A review of:
Huebner, David M., PhD, MPH, Gregory M. Rebchook, PhD, and Susan M. Kegeles, PhD. "Experiences of Harrassment,
Discrimination, and Physical Violence Among Young Gay and Bisexual Men." American Journal of Public Health. July 2004. 94.7:1200-3.
[Node your homework]
This study, published in the July, 2004 issue (Vol. 94, No. 7), of the peer-reviewed American Journal of Public Health, examined the incidence of anti-gay violence and harrassment toward young (age 18-27) gay and bisexual men, in Albequerque, New Mexico, Phoenix,Arizona, and Austin, Texas. Data was also collected on suicidal ideation among these men. The data were examined with the clear aim of establishing that gay 'bashing' has the potential for significant negative impact on the mental, emotional and physical health of such men.
Thirty-seven percent of the studied men reported experiencing verbal harrassment because of their sexual orientation (1201). But the authors correctly point out, at the same time, that "The associations observed between experiences of mistreatment and markers of psychological distress are subject to a number of interpretations" (Ibid.). This, of course, is always the challenge with converting data into useful information.
The authors propose that mental illness, especially suicidal ideation and low self-esteem, is caused in young gay men by such violence, but, in recognition of the fact that correlation does not equal causation, they point out that it might actually be the reverse; it is quite possible that young men with self-esteem problems are easier targets for violence.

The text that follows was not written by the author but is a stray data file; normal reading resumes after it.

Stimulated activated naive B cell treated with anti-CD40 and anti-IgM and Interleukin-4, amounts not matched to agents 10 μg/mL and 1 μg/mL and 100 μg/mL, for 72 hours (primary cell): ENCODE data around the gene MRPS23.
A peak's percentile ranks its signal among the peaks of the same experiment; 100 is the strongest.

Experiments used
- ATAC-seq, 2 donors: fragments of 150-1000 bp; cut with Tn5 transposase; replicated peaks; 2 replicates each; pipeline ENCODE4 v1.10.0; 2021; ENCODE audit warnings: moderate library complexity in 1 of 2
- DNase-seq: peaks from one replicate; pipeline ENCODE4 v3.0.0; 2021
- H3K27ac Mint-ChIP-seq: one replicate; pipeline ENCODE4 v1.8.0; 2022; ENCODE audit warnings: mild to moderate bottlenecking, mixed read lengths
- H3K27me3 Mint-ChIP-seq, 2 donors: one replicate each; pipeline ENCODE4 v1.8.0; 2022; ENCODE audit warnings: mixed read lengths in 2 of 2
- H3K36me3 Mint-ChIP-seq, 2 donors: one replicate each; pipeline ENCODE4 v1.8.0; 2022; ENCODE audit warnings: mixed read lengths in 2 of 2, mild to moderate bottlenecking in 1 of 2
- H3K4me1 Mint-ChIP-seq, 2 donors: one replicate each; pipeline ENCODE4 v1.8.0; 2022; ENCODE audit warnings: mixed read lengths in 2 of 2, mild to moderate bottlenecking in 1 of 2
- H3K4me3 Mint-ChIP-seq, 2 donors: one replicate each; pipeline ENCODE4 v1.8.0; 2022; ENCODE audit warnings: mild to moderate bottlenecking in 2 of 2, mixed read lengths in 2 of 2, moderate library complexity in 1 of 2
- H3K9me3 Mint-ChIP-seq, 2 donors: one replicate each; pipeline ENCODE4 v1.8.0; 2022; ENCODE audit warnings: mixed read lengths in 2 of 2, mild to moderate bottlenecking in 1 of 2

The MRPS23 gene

It seems to be the best explanation, though, that there IS a causal relationship, and, moreover, that it is as the authors suspect; I believe that anti-gay rhetoric, harrassment, and violence DO in fact contribute greatly to the mental and emotional maladjustment documented in the study. That view is made appealing (though not proved) by the fact that we have plenty of evidence that self-esteem is affected by external messages, and that anti-gay normative messages are ubiquitous (at least in the United States). It is hardly imaginable that a child could grow up in America without recognizing that 'being gay' is considered an inferior 'choice'.
This article regurgitated in my mind an anger I had abandoned long ago regarding "homosexuality as a choice." Who, pray tell, would choose to be treated the way America treats its gay citizens?
Homosexual behavior is a choice. Homosexual identity is a choice, too. No doubt about it in my mind. But it does not follow from the fact that one can choose to don the "gay" label that any other label was available to fit his reality; nor that heterosexual behavior would be a reasonable option for him. The "choice" involved was "Shall I choose a gay identity or some other identity of my choosing"?
Anti-gay violence serves to beat self-identified homosexuals into wearing a specific different label: the "normal, heterosexual" label. In most cases, that label won't fit their reality. And in ALL cases, it's unconscionable to even suggest that one has a better understanding of what label a person should wear than that person himself does.
And even in the impossible-to-imagine world in which it would be OK to impose sexual-identity labels on others (which is, as I've said, what anti-gay violence does), it would still be unconscionable to effect this end through violence.